Today marks the inauguration of a man very unlike his predecessor. Whereas our most recent executive office holder, George W. Bush, rose through the ranks of life due solely to his family connections, the newly elected president, Barack Obama, most definitely made his way to the top via at least some amount of personal effort.
The new president’s reputation, at the least, will include being known as a great orator, while Shrub will be known as possibly the worst speaker to ever hold the office.
Obama’s biggest advantage over Bush (besides not being Bush) is his intellect and education, regardless of any other criticism I have for newly elected leader, Obama has the abilities to think and operate a Blackberry. Neither are distinguishing characteristics our 43rd president ever exhibited.
There is something bothersome about the spectacles of the inauguration weekend, as well as the behaviors of those voting for Obama. During his campaign, the crowds absolutely devoured his rhetoric of “we are not red states, we are not blue states; we are the United States.” Pandemonium ensued every time he said it; the crowd couldn’t get enough.
If that is your position, then the celebration of Obama’s inauguration should not be treated and shown as an exuberant celebration of a victory hard won. He was voted in people; that’s all he’s done. He needs to do some positive things before we roll out the HBO coverage and half a dozen musical acts.
It amazes me that so many millions of people are so happy to have this unproven man elected to office, and show no reservation whatsoever to the fact that he hasn’t actually done anything yet.
By putting on this four-day spectacle, Obama is essentially allowing the celebration of a victory of blue states over red states, likewise individual liberal voters over conservative. If McCain had put forth this type of ridiculous, terminal celebration, liberals would be attacking conservatives for their poor sportsmanship.
The reality of the situation is that this elaborate celebration of the monumental moment that was a minority candidate winning the presidency is being ruined with the longest end zone celebration of all time.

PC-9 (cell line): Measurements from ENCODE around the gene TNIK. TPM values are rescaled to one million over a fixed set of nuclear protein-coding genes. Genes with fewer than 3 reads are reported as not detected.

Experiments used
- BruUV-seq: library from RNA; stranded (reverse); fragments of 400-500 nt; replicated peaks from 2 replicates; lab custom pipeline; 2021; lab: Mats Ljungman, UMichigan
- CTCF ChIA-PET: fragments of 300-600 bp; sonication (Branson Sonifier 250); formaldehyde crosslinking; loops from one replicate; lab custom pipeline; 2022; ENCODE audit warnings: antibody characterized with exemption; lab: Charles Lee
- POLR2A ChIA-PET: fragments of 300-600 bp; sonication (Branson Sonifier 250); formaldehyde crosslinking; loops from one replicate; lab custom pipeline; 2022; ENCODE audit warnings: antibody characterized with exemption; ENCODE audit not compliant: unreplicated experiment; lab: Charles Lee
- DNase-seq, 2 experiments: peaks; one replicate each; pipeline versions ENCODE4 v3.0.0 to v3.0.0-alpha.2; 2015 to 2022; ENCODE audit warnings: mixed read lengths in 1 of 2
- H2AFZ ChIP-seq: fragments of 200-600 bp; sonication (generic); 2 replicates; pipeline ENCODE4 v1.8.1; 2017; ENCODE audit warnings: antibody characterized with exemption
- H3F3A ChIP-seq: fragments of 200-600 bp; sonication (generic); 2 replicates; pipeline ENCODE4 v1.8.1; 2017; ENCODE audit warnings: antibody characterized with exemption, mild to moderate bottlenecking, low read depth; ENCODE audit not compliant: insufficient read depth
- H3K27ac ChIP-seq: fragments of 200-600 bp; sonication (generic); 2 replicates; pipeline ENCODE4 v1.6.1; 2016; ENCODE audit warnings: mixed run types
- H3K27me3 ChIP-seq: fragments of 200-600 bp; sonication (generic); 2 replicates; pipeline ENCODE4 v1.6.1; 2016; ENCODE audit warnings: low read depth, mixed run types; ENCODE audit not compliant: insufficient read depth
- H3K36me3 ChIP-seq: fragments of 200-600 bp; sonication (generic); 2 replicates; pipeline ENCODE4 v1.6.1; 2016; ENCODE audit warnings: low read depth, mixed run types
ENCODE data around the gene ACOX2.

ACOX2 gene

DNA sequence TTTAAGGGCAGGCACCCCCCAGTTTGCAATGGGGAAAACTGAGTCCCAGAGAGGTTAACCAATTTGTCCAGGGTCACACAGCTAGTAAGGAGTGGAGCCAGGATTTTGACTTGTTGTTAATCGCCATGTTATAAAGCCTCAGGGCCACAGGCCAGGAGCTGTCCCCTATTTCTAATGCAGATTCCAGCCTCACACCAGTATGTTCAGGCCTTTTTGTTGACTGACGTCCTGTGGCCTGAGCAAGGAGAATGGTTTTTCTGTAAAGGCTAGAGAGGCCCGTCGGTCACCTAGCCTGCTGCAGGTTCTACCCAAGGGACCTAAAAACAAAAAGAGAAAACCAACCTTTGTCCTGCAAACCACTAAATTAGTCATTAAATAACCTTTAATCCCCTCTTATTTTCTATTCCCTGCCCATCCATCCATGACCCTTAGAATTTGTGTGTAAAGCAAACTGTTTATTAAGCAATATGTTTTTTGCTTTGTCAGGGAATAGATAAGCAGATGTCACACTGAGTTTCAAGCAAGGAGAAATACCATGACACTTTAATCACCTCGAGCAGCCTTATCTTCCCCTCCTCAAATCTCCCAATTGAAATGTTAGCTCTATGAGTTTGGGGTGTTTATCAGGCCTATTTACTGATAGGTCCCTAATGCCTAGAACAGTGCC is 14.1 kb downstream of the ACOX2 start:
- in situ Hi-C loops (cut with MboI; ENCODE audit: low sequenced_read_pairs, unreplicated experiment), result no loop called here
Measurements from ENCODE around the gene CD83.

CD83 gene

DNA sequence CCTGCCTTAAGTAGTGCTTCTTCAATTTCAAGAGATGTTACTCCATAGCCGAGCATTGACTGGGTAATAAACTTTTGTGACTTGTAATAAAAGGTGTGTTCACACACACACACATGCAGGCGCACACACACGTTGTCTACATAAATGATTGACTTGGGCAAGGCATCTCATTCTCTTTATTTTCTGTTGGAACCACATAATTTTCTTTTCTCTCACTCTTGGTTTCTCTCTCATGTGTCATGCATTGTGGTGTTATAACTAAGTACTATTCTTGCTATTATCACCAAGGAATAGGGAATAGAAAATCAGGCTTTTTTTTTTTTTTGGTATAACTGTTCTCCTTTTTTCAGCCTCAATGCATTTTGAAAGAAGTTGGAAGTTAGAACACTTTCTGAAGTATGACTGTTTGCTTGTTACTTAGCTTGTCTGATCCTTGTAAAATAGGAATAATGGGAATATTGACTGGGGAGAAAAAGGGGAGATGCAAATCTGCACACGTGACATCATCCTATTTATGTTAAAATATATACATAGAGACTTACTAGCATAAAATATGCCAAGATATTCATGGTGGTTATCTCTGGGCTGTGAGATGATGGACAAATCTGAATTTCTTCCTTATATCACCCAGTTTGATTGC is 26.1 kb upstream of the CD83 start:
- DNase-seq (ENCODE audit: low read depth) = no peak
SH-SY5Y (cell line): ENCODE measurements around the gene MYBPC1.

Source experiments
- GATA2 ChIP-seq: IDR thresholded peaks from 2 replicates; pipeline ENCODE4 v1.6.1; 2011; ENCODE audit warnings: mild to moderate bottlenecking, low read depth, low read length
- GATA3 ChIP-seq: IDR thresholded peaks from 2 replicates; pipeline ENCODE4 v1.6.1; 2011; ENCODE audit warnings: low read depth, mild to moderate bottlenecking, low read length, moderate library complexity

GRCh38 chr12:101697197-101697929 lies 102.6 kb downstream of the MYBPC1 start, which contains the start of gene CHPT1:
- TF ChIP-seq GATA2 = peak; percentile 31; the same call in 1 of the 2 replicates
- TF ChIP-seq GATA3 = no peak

Did the Democrats running this party not watch the hatred that developed for the New England Patriots last season as they ran up the score? By the time they got to the Super Bowl, 31 of 32 NFL markets wanted to see a Giants win.
We know this. In the ’90s, the Republicans took their “Contract with America,” rolled it into one hell of a large joint and smoked it with a young intern.
Meanwhile the Democrats showed little ability or desire to prevent that. Why? Because Democrats want more spending, more laws, more borrowing and less independence.
They prove it when they vote for legislation like the bailout, introduce idiotic firearms legislation like the Assault Weapons Ban — which, by the way, had zero effect on crime — and continue to advocate the idea that more laws will make life better for everyone.
Bush’s legacy is going to come down to whether or not he is simply one of the worst president’s in history or the worst president in history.
The deficit now belongs to four groups of people, the House, the Senate, Bush and the voters. By reelecting a Congress with a 14 percent approval rating, voters demonstrated their worthiness for the privilege.
For liberals to decry the bad moves Bush managed to complete without being equally critical of the Congressmen and Senators who allowed them is hypocritical.
Obama had the intellect to recognize that going against anything done by Bush would potentially pay off in the polls were he to run for the Oval Office; he was right, but he should have used his influence and speaking ability to try to make the inauguration less of a celebration, and more of a step forward.
Seth Stern is a junior undeclared major. His column appears Tuesdays in the Collegian. Letters and feedback can be sent to firstname.lastname@example.org.